The Federal Housing Finance Board's (FHFB) proposed regulation to revise the Federal Home Loan Bank (FHLB) capital regulation may do the exact opposite of what it is intended to, according to analysts at Standard & Poor's. Although the regulation is meant to strengthen the composition of the FHLBs, S&P believes it would instead present capital management problems for the 12 FHLBs it regulates.
"The new proposed capital regulation does not appear to significantly enhance or improve the current regulatory capital framework now in place for the FHLBs under the GLB (Gramm-Leach-Bliley) Act of 1999 and the August 2003 Retained Earnings Advisory Bulletin," S&P analysts wrote in a report called FHFB Proposed Retained Earnings Regulation Poses Challenges for FHLBs. "The introduction of this potential regulation at a minimum raises concern regarding the status of the current capital plans now in place in all but one of the FHLBs..."
The proposed regulation, Excess Stock Restrictions and Retained Earnings Requirements for the Federal Home Loan Banks, has provisions that might keep the FHLBs from serving their purpose. These provisions include the establishment of a minimum amount of retained earnings for each FHLB equal to $50 million plus 1% of an FHLB's non-advance assets. If, at any time, a bank is out of compliance with the minimum retained earnings requirement, its dividend payout would be limited to 50% of the FHLB's quarterly net income, unless the bank received regulatory approval. The new proposal also prohibits a FHLB member bank from selling excess stock to its members and limits the aggregate amount of excess stock outstanding to 1% of a FHLB's total assets. Additionally, it disallows the payment of stock dividends.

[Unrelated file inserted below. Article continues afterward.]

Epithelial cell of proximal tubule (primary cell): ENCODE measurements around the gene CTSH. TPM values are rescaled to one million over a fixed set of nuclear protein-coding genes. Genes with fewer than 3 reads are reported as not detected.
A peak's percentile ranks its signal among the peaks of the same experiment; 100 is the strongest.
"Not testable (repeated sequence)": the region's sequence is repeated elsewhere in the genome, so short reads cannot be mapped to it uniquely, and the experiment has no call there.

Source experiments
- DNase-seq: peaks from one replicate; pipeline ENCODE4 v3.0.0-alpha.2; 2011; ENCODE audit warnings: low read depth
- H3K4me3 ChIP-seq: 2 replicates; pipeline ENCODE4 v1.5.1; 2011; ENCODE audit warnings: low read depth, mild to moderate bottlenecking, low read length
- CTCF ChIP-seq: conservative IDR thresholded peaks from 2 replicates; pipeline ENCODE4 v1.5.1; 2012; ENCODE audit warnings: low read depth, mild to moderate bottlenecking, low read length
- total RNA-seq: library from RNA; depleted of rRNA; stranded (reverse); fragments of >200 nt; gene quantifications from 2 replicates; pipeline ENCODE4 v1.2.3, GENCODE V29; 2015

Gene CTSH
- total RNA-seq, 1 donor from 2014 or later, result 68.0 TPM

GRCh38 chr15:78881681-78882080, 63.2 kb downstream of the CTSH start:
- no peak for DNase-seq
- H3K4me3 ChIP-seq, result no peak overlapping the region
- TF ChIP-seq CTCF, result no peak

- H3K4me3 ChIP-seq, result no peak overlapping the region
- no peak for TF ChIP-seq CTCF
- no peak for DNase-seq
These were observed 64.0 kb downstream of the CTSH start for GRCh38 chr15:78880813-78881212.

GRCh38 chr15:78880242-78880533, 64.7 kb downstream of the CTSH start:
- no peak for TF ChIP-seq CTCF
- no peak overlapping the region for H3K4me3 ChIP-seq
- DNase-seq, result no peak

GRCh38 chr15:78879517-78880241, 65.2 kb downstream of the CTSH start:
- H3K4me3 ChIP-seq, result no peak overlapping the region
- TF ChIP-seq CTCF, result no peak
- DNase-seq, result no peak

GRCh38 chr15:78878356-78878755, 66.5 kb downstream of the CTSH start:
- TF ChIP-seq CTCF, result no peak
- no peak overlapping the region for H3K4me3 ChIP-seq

To be more specific, since every FHLB's core mission is to provide liquidity to its members by advancing funds, its balance sheet must always remain adequately capitalized. The nondifferentiation of retained earnings requirement for all nonadvance assets and the disregard for the inherent risk could reduce FHLB liquidity. Similarly, the restriction on excess stock would pose a severe limitation on the FHLBs' ability to deliver low-cost funding and offer attractive returns to its members.
"Should the proposed regulation be adopted as it is currently written, Standard & Poor's will have to closely monitor any negative impacts to the liquidity profile of the individual banks, core business growth dynamics and membership trends," concluded the report.
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